​SU2C-Lustgarten Foundation Chimeric Antigen Receptor T Cell (CAR T) Research Team: CAR-T Therapy for Pancreatic Cancer


Carl H. June, MD, University of Pennsylvania


Shelley L. Berger, PhD, University of Pennsylvania

E. John Wherry, PhD, University of Pennsylvania


Although the use of the patient's immune cells to fight cancer in a therapeutic strategy called CAR-T therapy has been promising with blood cancers, it seems to be less effective in treating solid cancers. The goal of the SU2C-Lustgarten Foundation Chimeric Antigen Receptor T Cell (CAR T) Research Team is to understand why immunotherapy is not causing tumor regression in all patients. They study the genetic and epigenetic markings in CAR-T cells to identify characteristics to optimize the cancer-killing features of CAR T cells.

The research team's focus is to use state-of-the-art epigenetic approaches and pre-clinical models to examine CAR-T cells and tumor cells in patients, especially pancreatic cancer patients, who respond, and in those who do not respond, to CAR-T therapy.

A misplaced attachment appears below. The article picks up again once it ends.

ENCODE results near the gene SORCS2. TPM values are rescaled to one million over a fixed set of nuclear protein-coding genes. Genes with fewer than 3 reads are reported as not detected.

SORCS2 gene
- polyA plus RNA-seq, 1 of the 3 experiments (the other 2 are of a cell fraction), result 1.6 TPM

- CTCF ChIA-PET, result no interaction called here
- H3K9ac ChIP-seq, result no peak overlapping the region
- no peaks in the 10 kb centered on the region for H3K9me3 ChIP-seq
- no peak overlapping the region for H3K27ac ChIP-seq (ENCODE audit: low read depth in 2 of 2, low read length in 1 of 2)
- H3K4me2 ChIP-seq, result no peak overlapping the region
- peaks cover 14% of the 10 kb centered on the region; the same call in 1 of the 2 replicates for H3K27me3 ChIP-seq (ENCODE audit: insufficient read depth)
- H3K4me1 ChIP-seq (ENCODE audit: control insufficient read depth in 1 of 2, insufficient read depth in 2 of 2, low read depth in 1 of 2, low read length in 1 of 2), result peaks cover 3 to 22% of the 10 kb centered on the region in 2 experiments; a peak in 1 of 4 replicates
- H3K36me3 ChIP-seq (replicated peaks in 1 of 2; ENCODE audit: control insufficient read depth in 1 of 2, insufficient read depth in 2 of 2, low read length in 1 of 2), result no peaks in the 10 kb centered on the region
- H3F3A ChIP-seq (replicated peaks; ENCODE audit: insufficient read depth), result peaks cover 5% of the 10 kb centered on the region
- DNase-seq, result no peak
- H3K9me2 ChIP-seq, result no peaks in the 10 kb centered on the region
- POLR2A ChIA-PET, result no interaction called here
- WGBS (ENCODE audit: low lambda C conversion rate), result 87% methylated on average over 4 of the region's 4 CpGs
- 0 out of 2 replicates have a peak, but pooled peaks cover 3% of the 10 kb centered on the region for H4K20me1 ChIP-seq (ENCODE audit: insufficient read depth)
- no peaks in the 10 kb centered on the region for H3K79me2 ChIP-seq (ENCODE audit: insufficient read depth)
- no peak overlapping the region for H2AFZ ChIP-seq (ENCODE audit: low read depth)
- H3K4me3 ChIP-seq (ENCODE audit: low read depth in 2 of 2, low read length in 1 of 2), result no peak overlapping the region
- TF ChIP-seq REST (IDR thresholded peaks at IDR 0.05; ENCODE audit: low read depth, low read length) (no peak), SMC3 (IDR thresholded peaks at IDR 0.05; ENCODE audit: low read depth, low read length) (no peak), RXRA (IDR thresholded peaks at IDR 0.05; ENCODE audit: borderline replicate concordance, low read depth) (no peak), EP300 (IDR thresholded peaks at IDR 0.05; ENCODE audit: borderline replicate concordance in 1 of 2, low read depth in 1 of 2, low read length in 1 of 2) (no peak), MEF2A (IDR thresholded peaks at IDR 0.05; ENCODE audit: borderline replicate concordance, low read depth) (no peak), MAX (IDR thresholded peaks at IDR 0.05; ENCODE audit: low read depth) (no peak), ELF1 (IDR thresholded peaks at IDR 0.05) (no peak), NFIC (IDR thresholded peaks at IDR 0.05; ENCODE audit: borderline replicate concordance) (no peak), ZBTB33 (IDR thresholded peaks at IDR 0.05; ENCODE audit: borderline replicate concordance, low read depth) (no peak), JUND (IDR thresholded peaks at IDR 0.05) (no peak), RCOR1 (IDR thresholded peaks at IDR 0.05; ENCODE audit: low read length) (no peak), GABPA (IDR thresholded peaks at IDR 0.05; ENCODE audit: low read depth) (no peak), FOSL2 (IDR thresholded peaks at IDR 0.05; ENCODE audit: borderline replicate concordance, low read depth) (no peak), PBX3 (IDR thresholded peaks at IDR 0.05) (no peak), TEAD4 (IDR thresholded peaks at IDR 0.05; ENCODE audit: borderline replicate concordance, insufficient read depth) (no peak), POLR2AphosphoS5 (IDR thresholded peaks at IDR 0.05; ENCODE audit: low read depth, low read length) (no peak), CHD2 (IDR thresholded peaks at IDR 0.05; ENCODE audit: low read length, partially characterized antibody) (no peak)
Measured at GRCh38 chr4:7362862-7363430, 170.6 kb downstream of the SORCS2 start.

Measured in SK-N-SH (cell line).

The team has two major aims:

  • To isolate CAR-T cells from patients with ovarian cancer, mesothelioma, and metastatic pancreatic cancer. The CAR-T cells will be analyzed using state of the art cellular assays.
  • To analyze the re-isolated CAR-T cells obtained from patients to understand how to prolong and enhance the activity of CAR-T cells. The team expects these studies to shed light on approaches to optimizing the combination of CAR-T cells with checkpoint therapies that block the function of CTLA-4 and PD-1.

Progress to Date:

The team has been able to successfully manufacture CAR-T cells from six mesothelioma and ovarian cancer patients, and safely treat the patients without overt off-tumor, on-target toxicity against normal tissues. The team confirmed that many CAR-T cells were able to home in on the tumor.


$2 million 


Jos Melenhorst, PhD, University of Pennsylvania
Simon Lacey, PhD, University of Pennsylvania

Updated: May 2018